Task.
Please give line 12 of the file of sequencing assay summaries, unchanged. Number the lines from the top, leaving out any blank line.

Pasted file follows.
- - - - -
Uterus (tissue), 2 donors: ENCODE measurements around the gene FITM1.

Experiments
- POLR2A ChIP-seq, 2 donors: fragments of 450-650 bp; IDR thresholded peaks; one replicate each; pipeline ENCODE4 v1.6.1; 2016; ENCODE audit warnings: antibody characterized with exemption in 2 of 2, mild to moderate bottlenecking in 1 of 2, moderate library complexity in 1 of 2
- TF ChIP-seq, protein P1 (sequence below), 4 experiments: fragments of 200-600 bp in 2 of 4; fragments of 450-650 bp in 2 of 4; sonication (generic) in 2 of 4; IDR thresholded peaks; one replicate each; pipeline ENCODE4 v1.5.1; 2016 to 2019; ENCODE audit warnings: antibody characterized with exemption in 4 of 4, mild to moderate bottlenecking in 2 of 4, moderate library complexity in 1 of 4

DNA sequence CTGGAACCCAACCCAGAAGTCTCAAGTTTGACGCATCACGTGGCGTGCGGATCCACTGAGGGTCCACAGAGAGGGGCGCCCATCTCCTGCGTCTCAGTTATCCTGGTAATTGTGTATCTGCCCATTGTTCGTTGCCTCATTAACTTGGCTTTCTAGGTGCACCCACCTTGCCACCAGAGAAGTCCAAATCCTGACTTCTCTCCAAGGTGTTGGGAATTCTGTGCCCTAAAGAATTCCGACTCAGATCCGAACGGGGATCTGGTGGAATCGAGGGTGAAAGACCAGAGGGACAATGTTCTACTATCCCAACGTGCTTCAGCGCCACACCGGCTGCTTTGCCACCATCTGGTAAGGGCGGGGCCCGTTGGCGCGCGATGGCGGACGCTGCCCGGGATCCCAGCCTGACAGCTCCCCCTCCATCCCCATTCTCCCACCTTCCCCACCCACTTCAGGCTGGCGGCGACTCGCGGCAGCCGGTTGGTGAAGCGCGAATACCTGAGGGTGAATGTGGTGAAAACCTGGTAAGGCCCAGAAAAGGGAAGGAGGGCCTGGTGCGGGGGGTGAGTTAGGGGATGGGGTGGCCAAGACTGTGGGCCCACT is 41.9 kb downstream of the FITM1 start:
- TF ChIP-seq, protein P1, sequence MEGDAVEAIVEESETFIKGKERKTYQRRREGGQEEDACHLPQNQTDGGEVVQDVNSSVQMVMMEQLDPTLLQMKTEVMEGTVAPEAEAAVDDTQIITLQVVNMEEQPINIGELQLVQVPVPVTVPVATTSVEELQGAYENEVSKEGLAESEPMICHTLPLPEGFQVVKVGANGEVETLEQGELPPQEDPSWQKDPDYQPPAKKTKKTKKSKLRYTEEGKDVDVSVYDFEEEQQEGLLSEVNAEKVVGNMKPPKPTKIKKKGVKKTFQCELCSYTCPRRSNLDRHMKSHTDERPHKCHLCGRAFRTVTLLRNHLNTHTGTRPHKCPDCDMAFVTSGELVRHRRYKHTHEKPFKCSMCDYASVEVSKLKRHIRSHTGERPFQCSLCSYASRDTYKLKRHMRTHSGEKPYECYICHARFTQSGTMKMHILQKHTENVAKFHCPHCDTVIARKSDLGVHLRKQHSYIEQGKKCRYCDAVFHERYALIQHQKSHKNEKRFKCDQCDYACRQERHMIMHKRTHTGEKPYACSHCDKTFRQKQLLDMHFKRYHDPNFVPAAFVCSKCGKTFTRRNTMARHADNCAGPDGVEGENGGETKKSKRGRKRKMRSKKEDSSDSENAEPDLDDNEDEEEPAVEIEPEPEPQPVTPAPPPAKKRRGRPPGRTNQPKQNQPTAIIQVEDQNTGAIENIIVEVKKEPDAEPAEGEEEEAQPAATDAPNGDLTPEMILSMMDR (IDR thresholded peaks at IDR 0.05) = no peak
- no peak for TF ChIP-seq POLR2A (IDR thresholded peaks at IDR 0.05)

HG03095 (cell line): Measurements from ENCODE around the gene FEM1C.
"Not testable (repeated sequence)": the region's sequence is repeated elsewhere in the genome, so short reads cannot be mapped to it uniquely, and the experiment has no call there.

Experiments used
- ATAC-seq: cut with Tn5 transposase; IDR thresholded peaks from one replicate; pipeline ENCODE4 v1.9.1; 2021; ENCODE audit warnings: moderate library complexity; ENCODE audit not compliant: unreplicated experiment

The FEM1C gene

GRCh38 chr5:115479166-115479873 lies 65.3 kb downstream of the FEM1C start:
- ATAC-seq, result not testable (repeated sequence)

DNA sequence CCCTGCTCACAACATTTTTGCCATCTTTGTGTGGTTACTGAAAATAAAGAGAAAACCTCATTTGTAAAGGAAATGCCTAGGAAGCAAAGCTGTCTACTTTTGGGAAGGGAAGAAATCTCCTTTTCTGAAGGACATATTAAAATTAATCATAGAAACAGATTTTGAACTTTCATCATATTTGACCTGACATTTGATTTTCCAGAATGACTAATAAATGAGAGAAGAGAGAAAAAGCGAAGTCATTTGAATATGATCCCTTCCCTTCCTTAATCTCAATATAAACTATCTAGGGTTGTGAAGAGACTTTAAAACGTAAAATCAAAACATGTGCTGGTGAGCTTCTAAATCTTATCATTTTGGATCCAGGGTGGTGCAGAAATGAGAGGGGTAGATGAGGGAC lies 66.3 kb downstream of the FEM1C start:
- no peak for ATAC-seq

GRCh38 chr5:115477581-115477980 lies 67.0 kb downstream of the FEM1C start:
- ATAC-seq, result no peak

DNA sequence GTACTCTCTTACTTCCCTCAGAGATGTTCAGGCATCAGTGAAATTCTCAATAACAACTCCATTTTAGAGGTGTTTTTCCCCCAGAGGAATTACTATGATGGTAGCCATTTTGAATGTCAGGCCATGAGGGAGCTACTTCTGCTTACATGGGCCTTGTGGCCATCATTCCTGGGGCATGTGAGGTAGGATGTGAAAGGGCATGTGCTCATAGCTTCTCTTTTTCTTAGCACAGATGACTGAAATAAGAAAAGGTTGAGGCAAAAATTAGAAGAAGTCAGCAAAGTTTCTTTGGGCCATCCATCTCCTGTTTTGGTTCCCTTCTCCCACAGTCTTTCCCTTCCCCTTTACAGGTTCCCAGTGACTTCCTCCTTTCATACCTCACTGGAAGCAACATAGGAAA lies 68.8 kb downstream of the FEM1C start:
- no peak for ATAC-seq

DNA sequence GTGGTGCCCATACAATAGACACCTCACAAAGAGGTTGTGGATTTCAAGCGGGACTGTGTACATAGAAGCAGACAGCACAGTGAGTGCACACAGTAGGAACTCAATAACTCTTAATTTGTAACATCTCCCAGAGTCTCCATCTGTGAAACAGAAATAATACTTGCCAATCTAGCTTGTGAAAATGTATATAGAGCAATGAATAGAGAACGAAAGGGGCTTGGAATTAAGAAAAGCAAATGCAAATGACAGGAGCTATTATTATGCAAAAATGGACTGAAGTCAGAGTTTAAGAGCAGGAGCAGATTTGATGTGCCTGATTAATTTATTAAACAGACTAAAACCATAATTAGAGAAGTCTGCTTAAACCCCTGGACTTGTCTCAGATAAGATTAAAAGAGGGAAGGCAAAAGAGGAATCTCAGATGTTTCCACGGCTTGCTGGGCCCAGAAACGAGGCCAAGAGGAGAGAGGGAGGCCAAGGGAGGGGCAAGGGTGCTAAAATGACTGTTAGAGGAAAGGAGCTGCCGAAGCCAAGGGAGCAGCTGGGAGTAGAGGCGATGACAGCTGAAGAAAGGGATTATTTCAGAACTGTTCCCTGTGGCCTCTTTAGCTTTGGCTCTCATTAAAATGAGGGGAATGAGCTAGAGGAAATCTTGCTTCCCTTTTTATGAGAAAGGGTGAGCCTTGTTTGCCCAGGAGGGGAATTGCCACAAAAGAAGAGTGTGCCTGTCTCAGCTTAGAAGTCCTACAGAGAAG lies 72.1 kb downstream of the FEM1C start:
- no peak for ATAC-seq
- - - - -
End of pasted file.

The FEM1C gene